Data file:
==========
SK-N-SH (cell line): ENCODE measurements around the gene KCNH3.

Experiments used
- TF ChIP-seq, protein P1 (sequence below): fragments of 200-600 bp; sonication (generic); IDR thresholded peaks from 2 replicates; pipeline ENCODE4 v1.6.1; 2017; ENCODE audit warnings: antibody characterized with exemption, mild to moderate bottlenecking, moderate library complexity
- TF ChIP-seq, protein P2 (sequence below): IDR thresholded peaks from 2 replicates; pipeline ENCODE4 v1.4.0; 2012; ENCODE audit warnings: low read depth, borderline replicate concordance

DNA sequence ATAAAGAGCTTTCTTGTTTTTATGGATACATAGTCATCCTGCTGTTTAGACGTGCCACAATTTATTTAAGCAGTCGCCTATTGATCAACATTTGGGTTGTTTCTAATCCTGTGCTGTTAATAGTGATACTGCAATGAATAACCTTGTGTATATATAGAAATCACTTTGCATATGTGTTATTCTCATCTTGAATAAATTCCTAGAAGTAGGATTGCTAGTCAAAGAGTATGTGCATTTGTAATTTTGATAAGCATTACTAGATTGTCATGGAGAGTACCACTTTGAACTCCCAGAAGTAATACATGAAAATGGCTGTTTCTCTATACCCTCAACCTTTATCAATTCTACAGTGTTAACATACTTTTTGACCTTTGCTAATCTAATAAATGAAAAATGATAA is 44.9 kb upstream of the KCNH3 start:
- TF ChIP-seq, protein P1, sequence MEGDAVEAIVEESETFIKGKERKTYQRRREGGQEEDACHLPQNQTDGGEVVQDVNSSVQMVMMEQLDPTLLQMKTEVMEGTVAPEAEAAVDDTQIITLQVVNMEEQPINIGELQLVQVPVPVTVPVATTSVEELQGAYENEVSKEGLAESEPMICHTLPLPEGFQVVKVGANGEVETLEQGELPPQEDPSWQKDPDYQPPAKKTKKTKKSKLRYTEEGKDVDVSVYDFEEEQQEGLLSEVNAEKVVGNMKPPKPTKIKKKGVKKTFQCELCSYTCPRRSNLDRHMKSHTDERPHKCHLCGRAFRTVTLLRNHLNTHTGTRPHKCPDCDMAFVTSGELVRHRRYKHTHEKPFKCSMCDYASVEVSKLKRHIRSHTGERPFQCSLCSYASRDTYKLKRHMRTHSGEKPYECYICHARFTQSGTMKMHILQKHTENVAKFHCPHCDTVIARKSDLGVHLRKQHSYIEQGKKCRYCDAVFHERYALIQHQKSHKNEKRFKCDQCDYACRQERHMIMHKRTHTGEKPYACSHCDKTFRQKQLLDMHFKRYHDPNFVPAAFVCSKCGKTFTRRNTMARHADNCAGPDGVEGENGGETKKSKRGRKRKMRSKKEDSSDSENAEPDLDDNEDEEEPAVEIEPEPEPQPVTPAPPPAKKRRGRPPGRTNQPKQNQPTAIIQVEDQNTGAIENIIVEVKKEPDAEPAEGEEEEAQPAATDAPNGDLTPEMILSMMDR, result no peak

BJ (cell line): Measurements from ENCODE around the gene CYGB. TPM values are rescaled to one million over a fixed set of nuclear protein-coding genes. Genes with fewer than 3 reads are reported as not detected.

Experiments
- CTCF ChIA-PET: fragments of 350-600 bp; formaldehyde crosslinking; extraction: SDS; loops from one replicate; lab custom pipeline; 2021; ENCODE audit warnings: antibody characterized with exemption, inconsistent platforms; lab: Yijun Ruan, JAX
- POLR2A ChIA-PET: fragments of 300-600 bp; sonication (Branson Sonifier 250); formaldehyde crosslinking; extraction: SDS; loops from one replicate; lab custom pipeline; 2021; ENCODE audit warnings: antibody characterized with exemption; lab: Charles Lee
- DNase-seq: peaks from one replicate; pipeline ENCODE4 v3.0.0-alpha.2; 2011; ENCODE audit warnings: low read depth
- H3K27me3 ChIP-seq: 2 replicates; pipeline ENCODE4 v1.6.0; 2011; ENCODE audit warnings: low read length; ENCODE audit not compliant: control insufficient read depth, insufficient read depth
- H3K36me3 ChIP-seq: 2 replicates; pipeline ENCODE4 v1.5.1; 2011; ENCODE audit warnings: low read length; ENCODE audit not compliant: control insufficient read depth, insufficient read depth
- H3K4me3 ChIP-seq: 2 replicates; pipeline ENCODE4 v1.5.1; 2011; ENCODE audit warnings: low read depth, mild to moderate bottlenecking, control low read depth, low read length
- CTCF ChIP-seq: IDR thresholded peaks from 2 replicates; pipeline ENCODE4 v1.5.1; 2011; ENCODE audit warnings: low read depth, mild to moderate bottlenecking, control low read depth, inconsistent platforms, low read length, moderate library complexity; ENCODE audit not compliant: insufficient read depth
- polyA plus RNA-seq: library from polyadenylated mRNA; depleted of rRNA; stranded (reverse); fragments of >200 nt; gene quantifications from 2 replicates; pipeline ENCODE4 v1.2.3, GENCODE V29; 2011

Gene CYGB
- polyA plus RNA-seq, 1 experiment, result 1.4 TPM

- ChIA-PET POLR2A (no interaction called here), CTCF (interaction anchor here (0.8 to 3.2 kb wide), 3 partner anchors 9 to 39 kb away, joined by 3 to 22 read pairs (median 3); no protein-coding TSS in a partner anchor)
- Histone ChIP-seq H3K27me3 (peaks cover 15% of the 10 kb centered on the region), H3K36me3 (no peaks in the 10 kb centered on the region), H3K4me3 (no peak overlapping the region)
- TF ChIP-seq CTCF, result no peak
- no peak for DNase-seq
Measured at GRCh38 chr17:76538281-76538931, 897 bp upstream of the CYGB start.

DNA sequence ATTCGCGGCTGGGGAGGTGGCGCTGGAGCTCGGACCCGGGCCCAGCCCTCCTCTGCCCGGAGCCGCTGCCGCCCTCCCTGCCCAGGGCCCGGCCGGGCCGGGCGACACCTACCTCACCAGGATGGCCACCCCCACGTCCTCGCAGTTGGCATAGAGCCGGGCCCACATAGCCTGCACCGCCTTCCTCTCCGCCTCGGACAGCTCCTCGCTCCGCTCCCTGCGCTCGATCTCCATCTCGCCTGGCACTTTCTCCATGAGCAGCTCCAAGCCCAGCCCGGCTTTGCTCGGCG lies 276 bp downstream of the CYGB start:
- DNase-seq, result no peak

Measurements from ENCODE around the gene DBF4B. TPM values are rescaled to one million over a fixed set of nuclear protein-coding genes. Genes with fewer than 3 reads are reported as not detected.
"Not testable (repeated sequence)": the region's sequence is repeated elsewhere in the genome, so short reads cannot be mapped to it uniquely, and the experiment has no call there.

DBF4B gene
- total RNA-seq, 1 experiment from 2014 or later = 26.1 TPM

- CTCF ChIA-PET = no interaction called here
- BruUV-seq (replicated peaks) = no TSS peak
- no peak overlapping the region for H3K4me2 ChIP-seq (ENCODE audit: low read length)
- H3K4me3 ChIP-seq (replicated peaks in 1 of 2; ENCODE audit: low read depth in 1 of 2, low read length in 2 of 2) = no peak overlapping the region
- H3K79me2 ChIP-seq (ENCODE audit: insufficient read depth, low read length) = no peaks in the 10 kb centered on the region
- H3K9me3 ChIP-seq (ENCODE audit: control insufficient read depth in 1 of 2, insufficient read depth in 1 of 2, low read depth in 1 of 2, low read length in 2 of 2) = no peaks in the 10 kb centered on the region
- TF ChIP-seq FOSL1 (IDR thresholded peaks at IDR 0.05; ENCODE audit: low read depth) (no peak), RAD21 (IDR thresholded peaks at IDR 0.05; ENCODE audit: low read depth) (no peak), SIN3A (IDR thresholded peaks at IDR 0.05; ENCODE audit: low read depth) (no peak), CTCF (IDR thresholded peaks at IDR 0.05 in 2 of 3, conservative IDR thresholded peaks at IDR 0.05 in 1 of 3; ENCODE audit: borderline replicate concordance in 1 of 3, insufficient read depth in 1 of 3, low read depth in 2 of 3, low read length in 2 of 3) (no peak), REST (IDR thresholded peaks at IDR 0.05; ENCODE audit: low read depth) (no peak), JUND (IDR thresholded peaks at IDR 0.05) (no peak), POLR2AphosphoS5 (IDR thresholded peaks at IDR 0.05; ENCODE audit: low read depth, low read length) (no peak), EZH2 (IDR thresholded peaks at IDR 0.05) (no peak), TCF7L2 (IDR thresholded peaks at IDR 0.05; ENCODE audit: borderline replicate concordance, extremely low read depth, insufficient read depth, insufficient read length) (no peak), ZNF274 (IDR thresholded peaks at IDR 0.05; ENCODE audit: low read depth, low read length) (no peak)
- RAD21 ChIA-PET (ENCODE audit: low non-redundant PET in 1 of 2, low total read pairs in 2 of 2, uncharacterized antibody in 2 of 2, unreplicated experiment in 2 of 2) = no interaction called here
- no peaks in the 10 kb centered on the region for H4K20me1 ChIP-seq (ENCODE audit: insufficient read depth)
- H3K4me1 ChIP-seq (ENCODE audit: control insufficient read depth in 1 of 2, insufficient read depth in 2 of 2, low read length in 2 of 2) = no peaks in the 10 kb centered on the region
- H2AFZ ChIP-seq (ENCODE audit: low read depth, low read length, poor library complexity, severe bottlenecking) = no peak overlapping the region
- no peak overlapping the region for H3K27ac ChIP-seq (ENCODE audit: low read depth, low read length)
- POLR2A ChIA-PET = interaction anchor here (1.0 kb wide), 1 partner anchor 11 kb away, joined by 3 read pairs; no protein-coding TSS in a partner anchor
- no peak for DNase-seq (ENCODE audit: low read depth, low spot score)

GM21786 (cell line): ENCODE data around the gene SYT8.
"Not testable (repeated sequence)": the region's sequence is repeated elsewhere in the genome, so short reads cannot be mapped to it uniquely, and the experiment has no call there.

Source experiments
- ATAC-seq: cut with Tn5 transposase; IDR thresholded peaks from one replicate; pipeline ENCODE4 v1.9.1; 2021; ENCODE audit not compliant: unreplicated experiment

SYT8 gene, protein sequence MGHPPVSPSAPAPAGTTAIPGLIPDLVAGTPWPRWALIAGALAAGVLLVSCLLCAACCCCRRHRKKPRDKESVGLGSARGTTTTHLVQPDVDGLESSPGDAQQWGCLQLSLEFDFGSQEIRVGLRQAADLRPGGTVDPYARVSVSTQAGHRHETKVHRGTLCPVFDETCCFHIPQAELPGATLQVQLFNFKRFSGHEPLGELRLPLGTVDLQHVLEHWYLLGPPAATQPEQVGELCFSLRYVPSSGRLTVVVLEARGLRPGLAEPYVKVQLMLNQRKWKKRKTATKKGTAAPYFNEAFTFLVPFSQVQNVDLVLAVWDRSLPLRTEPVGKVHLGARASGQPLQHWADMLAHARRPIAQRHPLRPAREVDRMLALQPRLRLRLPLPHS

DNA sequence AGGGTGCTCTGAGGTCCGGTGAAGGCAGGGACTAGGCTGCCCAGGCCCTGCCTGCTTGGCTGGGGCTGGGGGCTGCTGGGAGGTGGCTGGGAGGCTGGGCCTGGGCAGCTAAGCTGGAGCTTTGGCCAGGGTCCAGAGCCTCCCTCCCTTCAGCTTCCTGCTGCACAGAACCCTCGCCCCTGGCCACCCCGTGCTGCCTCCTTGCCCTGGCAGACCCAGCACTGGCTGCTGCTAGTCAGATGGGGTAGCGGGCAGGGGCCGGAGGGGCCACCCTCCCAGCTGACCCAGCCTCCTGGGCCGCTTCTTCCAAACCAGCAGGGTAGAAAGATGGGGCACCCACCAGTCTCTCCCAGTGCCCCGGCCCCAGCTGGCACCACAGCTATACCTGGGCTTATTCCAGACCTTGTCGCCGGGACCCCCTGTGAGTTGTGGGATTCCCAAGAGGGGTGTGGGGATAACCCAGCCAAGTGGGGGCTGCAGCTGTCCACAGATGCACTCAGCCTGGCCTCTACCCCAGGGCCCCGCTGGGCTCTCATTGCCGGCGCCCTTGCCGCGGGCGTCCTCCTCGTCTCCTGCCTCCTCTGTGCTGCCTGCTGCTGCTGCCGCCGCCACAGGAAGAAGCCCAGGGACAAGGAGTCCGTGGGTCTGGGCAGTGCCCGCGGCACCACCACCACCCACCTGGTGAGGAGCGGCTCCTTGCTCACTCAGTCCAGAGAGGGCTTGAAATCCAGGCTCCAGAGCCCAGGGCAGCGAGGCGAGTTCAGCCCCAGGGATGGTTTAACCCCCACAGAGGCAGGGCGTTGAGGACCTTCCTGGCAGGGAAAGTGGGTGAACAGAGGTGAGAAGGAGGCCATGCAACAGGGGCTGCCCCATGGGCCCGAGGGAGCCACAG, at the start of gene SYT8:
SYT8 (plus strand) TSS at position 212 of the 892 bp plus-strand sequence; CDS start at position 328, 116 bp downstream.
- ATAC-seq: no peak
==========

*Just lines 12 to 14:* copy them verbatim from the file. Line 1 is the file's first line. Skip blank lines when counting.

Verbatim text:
- H3K27me3 ChIP-seq: 2 replicates; pipeline ENCODE4 v1.6.0; 2011; ENCODE audit warnings: low read length; ENCODE audit not compliant: control insufficient read depth, insufficient read depth
- H3K36me3 ChIP-seq: 2 replicates; pipeline ENCODE4 v1.5.1; 2011; ENCODE audit warnings: low read length; ENCODE audit not compliant: control insufficient read depth, insufficient read depth
- H3K4me3 ChIP-seq: 2 replicates; pipeline ENCODE4 v1.5.1; 2011; ENCODE audit warnings: low read depth, mild to moderate bottlenecking, control low read depth, low read length